So here we are. They know what the Australian people now know, which is that you can't trust this government anymore when it comes to our borders, so I will always hold this government to account when it comes to the Home Affairs portfolio and the Migration Act. Labor will work with the government to support sensible reforms, as we are doing today—sensible reforms that took them only six years to bring into the parliament! We're glad this legislation is finally before the Senate. It took only six years and three prime ministers, but here we are, finally, today. And I am pleased to tell you, Madam Deputy Acting Speaker, that Labor will support this sensible, overdue, long-awaited reform.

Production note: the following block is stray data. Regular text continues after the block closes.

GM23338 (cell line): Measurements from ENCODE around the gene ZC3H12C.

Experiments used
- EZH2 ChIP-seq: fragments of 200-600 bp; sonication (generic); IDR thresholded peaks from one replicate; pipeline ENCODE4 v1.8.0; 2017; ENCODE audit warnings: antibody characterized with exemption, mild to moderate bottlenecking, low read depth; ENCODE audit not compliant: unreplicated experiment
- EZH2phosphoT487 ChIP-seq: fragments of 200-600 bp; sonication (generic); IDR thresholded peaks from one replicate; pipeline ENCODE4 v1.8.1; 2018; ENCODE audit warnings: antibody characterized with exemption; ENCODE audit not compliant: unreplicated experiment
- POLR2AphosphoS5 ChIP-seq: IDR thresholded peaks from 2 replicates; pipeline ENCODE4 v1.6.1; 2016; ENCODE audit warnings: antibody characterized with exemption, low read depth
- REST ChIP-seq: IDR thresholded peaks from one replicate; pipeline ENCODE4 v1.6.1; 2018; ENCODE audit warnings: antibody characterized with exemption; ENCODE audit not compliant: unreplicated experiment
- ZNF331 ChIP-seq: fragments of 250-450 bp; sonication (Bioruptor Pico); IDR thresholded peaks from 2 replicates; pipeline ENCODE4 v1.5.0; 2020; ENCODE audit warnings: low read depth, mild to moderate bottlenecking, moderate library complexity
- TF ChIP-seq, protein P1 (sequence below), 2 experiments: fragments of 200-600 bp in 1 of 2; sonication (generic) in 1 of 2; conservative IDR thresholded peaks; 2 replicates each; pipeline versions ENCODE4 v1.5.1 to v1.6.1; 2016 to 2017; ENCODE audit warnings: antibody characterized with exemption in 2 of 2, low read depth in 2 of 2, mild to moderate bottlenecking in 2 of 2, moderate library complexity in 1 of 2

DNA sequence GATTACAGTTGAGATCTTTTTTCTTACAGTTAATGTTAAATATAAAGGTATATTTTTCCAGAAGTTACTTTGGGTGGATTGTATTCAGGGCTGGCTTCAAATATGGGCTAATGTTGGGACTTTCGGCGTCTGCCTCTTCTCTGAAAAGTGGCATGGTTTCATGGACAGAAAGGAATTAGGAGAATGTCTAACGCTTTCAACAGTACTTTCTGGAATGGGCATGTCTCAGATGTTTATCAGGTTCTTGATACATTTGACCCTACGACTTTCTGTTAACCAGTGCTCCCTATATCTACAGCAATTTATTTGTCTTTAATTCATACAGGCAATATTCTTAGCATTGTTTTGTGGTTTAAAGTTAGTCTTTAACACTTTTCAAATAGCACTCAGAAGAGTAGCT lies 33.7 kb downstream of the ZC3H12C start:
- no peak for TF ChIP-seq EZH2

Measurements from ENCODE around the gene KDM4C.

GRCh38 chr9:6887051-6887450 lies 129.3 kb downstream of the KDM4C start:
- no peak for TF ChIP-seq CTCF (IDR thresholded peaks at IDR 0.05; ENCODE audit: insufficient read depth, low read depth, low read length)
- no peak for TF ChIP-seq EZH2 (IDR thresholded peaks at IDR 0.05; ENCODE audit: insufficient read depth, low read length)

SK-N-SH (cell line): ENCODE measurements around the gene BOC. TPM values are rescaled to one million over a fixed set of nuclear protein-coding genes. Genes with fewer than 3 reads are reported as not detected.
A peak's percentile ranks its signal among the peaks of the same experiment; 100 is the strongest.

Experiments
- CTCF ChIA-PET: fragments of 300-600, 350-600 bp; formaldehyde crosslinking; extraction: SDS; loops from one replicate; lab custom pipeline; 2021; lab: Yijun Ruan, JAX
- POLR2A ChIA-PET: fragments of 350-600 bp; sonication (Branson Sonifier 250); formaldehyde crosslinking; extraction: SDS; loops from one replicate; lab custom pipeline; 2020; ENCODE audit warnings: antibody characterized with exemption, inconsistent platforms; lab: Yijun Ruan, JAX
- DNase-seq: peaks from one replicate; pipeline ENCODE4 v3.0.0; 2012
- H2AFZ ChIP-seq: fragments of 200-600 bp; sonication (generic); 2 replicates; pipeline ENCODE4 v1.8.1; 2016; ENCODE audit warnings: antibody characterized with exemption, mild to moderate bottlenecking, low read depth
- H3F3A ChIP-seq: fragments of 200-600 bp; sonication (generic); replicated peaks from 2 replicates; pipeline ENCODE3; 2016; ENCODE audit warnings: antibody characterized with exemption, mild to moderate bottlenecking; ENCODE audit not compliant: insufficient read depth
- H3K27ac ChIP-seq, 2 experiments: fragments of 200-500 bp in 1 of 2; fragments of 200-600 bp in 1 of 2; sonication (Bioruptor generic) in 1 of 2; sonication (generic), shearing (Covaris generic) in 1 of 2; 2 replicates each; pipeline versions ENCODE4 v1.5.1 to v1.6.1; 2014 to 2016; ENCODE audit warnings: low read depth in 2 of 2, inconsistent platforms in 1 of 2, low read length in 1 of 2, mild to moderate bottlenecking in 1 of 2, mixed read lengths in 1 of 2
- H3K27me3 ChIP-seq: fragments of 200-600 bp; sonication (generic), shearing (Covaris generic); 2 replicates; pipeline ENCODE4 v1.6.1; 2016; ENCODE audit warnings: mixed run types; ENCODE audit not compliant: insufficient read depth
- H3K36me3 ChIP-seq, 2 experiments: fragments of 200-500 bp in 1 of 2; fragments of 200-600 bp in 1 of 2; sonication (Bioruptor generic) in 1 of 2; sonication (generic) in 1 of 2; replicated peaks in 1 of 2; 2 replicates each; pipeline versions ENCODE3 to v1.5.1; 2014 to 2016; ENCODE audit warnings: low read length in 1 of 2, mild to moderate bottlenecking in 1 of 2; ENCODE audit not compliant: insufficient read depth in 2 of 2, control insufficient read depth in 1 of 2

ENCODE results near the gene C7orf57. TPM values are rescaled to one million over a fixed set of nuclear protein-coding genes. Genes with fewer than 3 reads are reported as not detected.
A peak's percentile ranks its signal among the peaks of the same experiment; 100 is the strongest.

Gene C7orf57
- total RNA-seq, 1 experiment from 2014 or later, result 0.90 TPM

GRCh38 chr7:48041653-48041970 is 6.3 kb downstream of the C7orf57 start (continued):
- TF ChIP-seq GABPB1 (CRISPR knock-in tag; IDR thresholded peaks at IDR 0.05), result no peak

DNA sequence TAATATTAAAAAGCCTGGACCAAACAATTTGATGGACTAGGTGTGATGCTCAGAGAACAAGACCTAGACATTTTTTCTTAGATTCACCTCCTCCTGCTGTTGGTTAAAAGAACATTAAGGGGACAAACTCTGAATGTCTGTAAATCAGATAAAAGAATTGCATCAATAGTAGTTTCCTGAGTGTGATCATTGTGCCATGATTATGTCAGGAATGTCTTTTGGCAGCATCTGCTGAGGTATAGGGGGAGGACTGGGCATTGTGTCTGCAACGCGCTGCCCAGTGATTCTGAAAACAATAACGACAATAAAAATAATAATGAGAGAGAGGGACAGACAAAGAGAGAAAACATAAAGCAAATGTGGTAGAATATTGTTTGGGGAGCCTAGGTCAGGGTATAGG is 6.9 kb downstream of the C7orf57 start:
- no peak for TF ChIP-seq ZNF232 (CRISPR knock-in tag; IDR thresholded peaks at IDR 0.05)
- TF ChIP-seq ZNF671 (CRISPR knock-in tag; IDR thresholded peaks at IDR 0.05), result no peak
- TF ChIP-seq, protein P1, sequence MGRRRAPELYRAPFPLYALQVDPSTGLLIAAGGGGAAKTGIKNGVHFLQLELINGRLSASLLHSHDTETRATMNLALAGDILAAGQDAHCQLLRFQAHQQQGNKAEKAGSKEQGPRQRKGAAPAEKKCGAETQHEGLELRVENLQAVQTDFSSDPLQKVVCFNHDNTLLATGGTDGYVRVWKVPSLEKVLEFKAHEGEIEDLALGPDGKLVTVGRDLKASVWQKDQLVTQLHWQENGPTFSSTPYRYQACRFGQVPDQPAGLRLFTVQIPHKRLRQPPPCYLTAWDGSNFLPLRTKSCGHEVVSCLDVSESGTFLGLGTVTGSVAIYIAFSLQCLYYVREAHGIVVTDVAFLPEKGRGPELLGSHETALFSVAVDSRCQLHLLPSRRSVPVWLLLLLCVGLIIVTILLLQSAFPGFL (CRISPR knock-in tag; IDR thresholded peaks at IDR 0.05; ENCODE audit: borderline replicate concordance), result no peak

Maybe now the Minister for Home Affairs could get on and deal with the excessive backlog of partner visas and bridging visas, with the backlog at the AAT, with the fact that the Department of Home Affairs ranks 93 out of 93 departments when it comes to morale and with the fact that a third of the people who work in Home Affairs would rather work somewhere else. Maybe he could get on with the Future Maritime Surveillance Capability project. I mean, it took only six years to do this simple piece of legislation! Maybe now that he's cleared this big project off his plate, he could get on and deal with some of the substantive issues that are plaguing the Department of Home Affairs. And I haven't even mentioned the Paladin cost blowout and the massive waste of taxpayer dollars there. Given that the Minister for Home Affairs has finally managed to get this substantive piece of legislation off his desk after six years, maybe he could just get on and deal with some of the bigger, more pressing problems that are facing real Australians in our community and could clear up some of the backlogs in his own portfolio. Incompetence is not an excuse for his maladministration.